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December 15, 2018

Second Circuit refuses to enforce appeal waiver because it "was unsupported by consideration"

I have never been a big fan of appeal waivers in plea agreements that require defendants to waive any challenge to a sentencing that has not yet taken place. Consequently, I am a big fan of appellate courts that put limits on when and how they will enforce such waivers, and the Second Circuit had a notable recent decision in this area in US v. Lutchman, No. 17-291 (2d Cir. Dec 6, 2018) (available here). In this case, a Second Circuit panel refused to enforce an appeal waiver because the defendant clear got no benefit for agreeing to it. Here are a few key passages from the opinion:

“We construe plea agreements according to contract law principles . . . .” United States v. Riggi, 649 F.3d 143, 147 (2d Cir. 2011) (internal quotation marks omitted).  So, “a guilty plea can be challenged for contractual invalidity, including invalidity based on a lack of consideration.”  United States v. Brunetti, 376 F.3d 93, 95 (2d Cir. 2004).  Yet, “because plea agreements are unique contracts, we temper the application of ordinary contract principles with special due process concerns for fairness and the adequacy of procedural safeguards.” Riggi, 649 F.3d at 147 (internal quotation marks omitted).  Accordingly, “courts construe plea agreements strictly against the Government,” which “is usually the party that drafts the agreement” and “ordinarily has certain awesome advantages in bargaining power.” Ready, 82 F.3d at 559.

Lutchman’s waiver of the right to appeal his sentence was unsupported by consideration.  The plea agreement provided that Lutchman would waive indictment, plead guilty to a violation of 18 U.S.C. § 2339B(a)(1), and waive the right to appeal any sentence lesser than or equal to the 240‐month maximum.  The government would achieve “a conviction without the expense and effort of proving the charges at trial beyond a reasonable doubt” and save the time and expense of an appeal.  United States v. Rosa, 123 F.3d 94, 97, 101 n.7 (2d Cir. 1997).  Lutchman, however, received no benefit from his plea beyond what he would have gotten by pleading guilty without an agreement.  The government refused to agree with Lutchman’s contention that a three‐level reduction under Guidelines § 2X1.1(b)(2) was applicable, and specifically reserved the right to argue to the district court that the reduction was inappropriate.  True, the government agreed not to oppose a two‐level reduction under Guidelines § 3E1.1(a) for Lutchman’s acceptance of responsibility and agreed to move the district court to apply an additional one‐level reduction under Guidelines § 3E1.1(b) for Lutchman’s timely notification to the government of his intention to plead guilty.  But a three‐level reduction under Guidelines § 3E1.1 was available to Lutchman even in the absence of an agreement to waive his right to appeal. See U.S.S.G. § 3E1.1 cmt. 6 (“The government should not withhold [a § 3E1.1(b) motion] based on . . . whether the defendant agrees to waive his or her right to appeal.”).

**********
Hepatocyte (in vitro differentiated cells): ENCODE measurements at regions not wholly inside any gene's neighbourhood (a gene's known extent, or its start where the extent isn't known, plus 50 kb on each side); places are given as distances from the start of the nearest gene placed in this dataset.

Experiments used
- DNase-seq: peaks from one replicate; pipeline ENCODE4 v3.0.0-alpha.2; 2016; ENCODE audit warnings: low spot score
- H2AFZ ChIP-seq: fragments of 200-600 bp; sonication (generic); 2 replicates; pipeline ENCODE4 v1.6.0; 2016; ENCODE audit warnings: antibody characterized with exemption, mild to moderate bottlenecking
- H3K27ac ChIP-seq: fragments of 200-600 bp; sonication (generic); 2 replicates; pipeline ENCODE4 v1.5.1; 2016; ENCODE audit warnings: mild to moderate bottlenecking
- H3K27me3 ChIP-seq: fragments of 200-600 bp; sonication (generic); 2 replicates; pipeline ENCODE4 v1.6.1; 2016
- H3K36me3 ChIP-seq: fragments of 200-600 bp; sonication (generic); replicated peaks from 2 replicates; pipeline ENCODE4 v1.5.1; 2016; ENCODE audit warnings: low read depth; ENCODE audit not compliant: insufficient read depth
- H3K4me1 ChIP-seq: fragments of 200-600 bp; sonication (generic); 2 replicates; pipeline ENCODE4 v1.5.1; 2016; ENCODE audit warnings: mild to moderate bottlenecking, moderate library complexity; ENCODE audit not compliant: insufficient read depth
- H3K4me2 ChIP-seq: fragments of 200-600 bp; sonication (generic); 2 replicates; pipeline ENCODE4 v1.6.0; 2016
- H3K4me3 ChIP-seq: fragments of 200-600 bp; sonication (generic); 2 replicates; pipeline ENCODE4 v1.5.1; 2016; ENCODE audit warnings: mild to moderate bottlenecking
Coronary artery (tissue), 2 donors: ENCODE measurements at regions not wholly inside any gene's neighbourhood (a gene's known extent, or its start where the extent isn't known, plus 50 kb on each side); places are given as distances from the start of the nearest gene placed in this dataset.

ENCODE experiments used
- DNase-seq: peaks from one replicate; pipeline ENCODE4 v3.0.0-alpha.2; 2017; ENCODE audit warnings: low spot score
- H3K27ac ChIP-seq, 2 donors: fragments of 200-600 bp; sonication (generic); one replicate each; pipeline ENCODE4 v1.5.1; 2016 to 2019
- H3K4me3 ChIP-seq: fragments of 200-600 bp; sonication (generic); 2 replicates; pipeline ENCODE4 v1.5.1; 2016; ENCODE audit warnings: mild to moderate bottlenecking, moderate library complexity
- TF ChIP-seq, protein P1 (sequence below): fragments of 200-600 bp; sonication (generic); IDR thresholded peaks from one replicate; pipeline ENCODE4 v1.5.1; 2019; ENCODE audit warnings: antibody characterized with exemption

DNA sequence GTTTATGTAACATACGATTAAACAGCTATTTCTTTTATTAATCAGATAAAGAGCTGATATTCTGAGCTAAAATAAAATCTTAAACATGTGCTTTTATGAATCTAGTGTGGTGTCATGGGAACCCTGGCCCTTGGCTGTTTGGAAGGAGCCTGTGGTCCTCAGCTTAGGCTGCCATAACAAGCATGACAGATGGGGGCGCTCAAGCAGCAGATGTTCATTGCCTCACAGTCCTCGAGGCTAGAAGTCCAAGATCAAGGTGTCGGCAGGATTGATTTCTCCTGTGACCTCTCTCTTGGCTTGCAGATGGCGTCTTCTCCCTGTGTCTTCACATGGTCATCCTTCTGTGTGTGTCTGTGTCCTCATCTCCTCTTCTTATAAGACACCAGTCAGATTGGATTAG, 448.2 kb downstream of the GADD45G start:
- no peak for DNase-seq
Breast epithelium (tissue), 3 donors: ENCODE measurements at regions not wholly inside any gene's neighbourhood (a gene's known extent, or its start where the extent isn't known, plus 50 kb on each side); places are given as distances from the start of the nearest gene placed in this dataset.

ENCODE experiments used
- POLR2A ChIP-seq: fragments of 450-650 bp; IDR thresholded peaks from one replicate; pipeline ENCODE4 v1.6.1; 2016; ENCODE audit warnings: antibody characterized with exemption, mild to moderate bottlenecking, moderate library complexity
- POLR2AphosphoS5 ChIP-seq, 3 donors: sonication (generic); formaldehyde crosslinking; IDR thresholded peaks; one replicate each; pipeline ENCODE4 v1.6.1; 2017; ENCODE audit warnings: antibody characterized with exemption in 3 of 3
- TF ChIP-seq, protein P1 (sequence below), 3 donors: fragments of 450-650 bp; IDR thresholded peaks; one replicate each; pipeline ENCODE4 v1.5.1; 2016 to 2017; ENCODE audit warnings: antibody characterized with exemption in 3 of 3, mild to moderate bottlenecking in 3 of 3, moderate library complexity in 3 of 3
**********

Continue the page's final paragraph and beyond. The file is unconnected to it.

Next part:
Moreover, those reductions had no practical impact.  Even after a three‐level reduction to the respective Guidelines ranges advocated by each party, the bottom of the resulting ranges exceeded the statutory maximum.  In fact and effect, the agreed‐upon Guidelines range equaled the 240‐month statutory maximum ‐‐ a sentence the government expressly stated in the agreement that it would recommend.  Furthermore, Lutchman pleaded guilty to the only count charged in the information, and the government has not articulated or identified any additional counts that could have been proven at trial.

The plea agreement here provided Lutchman with no increment of “certainty as to the extent of his liability and punishment,” Rosa, 123 F.3d at 97, and it provided him no “chance at a reduced sentence,” Brunetti, 376 F.3d at 95 (emphasis omitted).  Because the agreement offered nothing to Lutchman that affected the likelihood he would receive a sentence below the statutory maximum, the appellate waiver was unsupported by consideration, and we will not enforce it to bar this appeal .... and [will] proceed to the merits of Lutchman’s arguments.

Unfortunately, for this defendant, after achieving a procedural victory to get his appeal on the merits heard, the panel affirmed his sentence, rejecting his challenges based on procedural and substantive reasonableness. But fortunately for others, this ruling serves as a good precedent for raising concerns about any appeal waivers foisted upon defendants without any clear benefits in return.

December 15, 2018 at 05:31 PM | Permalink


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